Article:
Gainward BLISS 8800GTS 1024 Mb
Recently, we've often come up against the issue of lack of onboard memory in video cards for modern games, and this issue has proved to be most topical for Windows Vista. This issue primarily relates to powerful video cards since it comes up mainly when FSAA is enabled, which will be a hard nut to crack for weak video cards. Recently, we tested ASUS GeForce 8800GT 1Gb with 1024 MB of video memory, but that didn't give any gain to it. The cause of that is a relatively weak graphic processor which was unable to boost the video card in the modes where 1024 MB is in demand. Today's video card in question - Gainward BLISS 8800GTS 1024 Mb - equipped with a more powerful GPU and runs at higher clock speeds, is quite a different thing. The task of our today's review is just to find out how "different" it is. OK then. Off we go!
The face of Gainward video cards is some strange-looking girl against a gloomy Marcian landscape with which there is something "wrong". All this picture is crowned with the label "Goes Like Hell". Apart from images and labels, the box displays the key specifications of the video card and bonus items of the package bundle. There is also a label regarding the factory overclocking, and no details at all.
On the reverse side of the box, there is information customary for NVIDIA video cards, and nothing remarkable.
The package bundle of the video card is rich:
- power supply adapter for PCI-Express video cards;
- S-Video/Component out adapter;
- S-Video > RCA adapter;
- DVI -> D-Sub adapter;
- DVI -> HDMI adapter;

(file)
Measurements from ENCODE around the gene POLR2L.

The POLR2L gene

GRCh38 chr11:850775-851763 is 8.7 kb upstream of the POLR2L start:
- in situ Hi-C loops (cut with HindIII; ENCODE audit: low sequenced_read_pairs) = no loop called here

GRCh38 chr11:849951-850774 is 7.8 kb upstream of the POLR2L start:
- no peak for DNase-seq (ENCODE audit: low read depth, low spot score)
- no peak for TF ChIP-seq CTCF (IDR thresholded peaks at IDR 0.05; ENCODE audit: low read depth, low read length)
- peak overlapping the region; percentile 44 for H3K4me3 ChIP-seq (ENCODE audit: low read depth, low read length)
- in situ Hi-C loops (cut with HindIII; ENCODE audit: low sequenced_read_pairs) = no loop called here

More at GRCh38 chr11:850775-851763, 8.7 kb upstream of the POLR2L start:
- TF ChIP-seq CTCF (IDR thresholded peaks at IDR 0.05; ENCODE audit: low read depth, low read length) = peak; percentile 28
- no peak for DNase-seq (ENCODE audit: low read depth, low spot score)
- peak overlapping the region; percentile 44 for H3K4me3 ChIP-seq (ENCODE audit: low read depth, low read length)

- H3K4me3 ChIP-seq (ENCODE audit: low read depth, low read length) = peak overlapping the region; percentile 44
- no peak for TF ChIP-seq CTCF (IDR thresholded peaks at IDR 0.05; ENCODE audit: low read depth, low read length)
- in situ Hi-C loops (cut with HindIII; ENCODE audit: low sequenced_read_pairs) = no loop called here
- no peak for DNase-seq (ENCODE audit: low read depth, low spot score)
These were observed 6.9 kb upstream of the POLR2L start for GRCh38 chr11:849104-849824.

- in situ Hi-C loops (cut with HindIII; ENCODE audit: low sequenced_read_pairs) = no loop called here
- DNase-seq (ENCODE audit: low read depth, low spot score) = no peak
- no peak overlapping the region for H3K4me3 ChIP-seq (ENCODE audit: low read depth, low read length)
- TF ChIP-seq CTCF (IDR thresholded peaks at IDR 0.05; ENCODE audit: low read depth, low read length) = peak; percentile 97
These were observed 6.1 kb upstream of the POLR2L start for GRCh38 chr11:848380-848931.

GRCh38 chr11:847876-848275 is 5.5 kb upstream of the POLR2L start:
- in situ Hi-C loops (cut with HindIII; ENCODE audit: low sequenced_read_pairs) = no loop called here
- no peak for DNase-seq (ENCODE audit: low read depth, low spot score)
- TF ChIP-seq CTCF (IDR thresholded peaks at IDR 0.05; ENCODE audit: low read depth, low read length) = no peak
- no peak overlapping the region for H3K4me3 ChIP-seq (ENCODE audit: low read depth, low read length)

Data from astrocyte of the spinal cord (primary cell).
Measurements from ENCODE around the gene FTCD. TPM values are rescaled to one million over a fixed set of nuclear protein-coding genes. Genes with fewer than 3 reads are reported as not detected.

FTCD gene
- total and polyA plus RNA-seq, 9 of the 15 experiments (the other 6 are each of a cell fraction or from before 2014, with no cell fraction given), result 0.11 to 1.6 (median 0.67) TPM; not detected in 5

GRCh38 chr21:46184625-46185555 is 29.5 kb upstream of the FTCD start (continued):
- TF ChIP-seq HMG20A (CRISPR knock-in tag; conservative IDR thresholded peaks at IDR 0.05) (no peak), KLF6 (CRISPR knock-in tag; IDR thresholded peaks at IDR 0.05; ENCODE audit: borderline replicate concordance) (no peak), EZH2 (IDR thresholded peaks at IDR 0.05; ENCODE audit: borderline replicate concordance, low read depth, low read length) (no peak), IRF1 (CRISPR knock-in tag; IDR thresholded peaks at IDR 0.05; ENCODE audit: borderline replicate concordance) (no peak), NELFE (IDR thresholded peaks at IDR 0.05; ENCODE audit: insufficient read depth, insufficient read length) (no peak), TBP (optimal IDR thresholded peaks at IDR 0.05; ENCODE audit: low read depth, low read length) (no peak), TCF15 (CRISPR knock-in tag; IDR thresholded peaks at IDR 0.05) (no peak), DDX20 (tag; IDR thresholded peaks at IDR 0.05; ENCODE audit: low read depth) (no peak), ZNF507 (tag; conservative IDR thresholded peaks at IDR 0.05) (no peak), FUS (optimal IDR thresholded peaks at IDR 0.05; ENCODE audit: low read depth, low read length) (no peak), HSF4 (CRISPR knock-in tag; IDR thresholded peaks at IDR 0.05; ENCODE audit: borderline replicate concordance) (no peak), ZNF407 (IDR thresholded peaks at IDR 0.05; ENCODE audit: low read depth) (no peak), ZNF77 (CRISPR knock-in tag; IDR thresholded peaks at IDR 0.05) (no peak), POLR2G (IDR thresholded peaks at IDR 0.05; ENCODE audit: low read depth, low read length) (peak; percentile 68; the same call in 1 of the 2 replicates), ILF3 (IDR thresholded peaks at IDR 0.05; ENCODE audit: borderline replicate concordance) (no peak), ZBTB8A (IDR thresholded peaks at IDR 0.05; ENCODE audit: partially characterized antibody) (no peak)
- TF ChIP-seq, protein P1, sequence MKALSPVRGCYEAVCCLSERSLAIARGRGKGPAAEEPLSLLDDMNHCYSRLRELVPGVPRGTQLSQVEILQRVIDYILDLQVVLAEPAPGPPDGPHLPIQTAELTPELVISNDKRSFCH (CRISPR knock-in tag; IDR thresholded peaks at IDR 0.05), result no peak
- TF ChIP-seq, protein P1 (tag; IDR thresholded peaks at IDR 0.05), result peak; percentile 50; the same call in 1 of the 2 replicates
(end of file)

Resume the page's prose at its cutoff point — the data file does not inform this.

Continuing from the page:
- Game Tomb Raider Anniversary;
- CD with software for DVD;
- drivers CD;
- brief installation guide.
The front side of the video card is covered with a black plastic housing with vent holes, with a fan in the center.
The video card is closed from behind as well - this time it is a metal plate that serves like a radiator for additional memory chips.
Upon dismantling the cooling system, it becomes clear that we've got a video card by Palit. We already reviewed a video card based on almost the same PCB, with the difference in that it was green and offered twice as few memory chips. Note that to provide better cooling to the components of the power supply subsystem, the developers installed a separate radiator positioned to the right in the tailing part of the video card.
The new product by Gainward has its additional memory chips positioned on the reverse side of the board. There are 16 memory chips on board Gainward BLISS 8800GTS, eight per each side, which makes the capacity 1024 MB altogether. We note the fact that the developers could have followed a different way through installation of the customary eight chips but of twice as much capacity. That is the way ASUS did with its EN8800GT 1Gb.
The memory chips are made by Samsung and offer 0.8 ns access time, which is equivalent to the effective clock speed 2400 MHz. The same chips are also used in GeForce 9800GTX, but unlike it our chips failed to run at 2400 MHz. That is not the video memory chips to blame for, but the video card or perhaps its design. That hasn't made the video card worse, but the unrevealed capability is somehow annoying.
The cooling system is made up of three parts, without the radiator on the power supply subsystem components. The video memory chips on the front side of the video card are cooled by an aluminum plate, and the graphic processor - with a radiator made up of an aluminum part, two heat pipes and a copper insert.
Heat from the copper insert that contacts directly the graphic chip is distributed over the aluminum plates with two heat pipes.
The plates are blown with a fan, but not all is as smooth about that as we wished. It is well seen on the photo that almost the whole area of plates under the fan is a dead-end, that is, it can't be blown throughout. The shortcoming is in that not only hot air but dust will stagnate in there. We will certainly verify how that affected the efficiency of the cooling system.
Lastly, there is a photo of the flaw on the reverse side of the PCB. The plate that covers the reverse side of the video card sagged the PCB down and damaged the track at the point of the screw fastening. That wouldn't have happened if the manufacturer had put a washer like that under the caps of all the screws.
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